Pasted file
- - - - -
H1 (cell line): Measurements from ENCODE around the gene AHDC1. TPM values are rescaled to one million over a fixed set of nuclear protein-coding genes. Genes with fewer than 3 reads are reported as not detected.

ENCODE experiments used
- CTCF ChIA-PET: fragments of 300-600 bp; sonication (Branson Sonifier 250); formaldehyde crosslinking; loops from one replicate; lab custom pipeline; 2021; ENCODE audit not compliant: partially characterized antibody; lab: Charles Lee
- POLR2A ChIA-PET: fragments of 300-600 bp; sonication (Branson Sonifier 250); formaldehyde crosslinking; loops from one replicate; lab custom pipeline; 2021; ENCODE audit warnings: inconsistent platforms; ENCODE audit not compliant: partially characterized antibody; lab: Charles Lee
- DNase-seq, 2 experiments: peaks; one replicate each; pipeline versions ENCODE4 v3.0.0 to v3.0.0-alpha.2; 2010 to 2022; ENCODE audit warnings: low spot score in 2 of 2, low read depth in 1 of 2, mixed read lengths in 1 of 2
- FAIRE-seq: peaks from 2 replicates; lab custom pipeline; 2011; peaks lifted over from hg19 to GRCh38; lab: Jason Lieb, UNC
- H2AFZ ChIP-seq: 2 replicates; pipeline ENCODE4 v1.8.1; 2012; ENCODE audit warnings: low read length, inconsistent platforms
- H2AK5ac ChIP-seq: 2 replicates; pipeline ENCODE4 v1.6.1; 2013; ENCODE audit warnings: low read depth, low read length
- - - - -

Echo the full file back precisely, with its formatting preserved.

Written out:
H1 (cell line): Measurements from ENCODE around the gene AHDC1. TPM values are rescaled to one million over a fixed set of nuclear protein-coding genes. Genes with fewer than 3 reads are reported as not detected.

ENCODE experiments used
- CTCF ChIA-PET: fragments of 300-600 bp; sonication (Branson Sonifier 250); formaldehyde crosslinking; loops from one replicate; lab custom pipeline; 2021; ENCODE audit not compliant: partially characterized antibody; lab: Charles Lee
- POLR2A ChIA-PET: fragments of 300-600 bp; sonication (Branson Sonifier 250); formaldehyde crosslinking; loops from one replicate; lab custom pipeline; 2021; ENCODE audit warnings: inconsistent platforms; ENCODE audit not compliant: partially characterized antibody; lab: Charles Lee
- DNase-seq, 2 experiments: peaks; one replicate each; pipeline versions ENCODE4 v3.0.0 to v3.0.0-alpha.2; 2010 to 2022; ENCODE audit warnings: low spot score in 2 of 2, low read depth in 1 of 2, mixed read lengths in 1 of 2
- FAIRE-seq: peaks from 2 replicates; lab custom pipeline; 2011; peaks lifted over from hg19 to GRCh38; lab: Jason Lieb, UNC
- H2AFZ ChIP-seq: 2 replicates; pipeline ENCODE4 v1.8.1; 2012; ENCODE audit warnings: low read length, inconsistent platforms
- H2AK5ac ChIP-seq: 2 replicates; pipeline ENCODE4 v1.6.1; 2013; ENCODE audit warnings: low read depth, low read length